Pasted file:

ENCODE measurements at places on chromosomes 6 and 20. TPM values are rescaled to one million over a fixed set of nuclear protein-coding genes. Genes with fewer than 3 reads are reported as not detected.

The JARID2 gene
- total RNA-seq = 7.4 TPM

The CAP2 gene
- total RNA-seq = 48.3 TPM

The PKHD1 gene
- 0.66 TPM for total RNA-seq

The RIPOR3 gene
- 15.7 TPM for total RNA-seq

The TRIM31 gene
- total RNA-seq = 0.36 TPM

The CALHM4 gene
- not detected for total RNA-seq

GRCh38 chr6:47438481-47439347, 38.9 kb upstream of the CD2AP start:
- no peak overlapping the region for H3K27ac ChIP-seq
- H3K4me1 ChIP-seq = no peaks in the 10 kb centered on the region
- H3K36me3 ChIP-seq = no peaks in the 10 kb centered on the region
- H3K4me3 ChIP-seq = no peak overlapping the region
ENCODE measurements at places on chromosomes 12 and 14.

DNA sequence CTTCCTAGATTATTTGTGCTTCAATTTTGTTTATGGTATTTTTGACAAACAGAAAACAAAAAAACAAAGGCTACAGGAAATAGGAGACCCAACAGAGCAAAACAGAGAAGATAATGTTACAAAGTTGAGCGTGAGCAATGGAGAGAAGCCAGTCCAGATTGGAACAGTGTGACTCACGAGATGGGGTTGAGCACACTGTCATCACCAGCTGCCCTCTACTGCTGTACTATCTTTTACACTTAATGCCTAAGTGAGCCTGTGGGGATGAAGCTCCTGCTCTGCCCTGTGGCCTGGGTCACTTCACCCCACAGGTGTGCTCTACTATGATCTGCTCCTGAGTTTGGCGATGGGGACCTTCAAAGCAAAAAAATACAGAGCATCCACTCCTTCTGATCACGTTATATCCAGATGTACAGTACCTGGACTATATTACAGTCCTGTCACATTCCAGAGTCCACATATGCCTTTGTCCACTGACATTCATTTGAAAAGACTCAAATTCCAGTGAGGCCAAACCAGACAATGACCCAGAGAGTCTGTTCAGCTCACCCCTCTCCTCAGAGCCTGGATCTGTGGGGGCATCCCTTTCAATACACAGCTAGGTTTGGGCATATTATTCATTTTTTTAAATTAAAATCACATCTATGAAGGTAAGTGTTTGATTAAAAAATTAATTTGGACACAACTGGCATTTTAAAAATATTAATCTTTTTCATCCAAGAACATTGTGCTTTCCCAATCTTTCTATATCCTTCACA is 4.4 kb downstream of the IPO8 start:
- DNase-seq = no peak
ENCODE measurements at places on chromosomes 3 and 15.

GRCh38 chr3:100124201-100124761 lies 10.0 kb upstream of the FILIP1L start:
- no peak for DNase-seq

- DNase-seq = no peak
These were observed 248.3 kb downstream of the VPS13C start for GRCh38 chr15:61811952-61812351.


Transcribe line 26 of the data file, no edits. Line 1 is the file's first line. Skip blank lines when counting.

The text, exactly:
These were observed 248.3 kb downstream of the VPS13C start for GRCh38 chr15:61811952-61812351.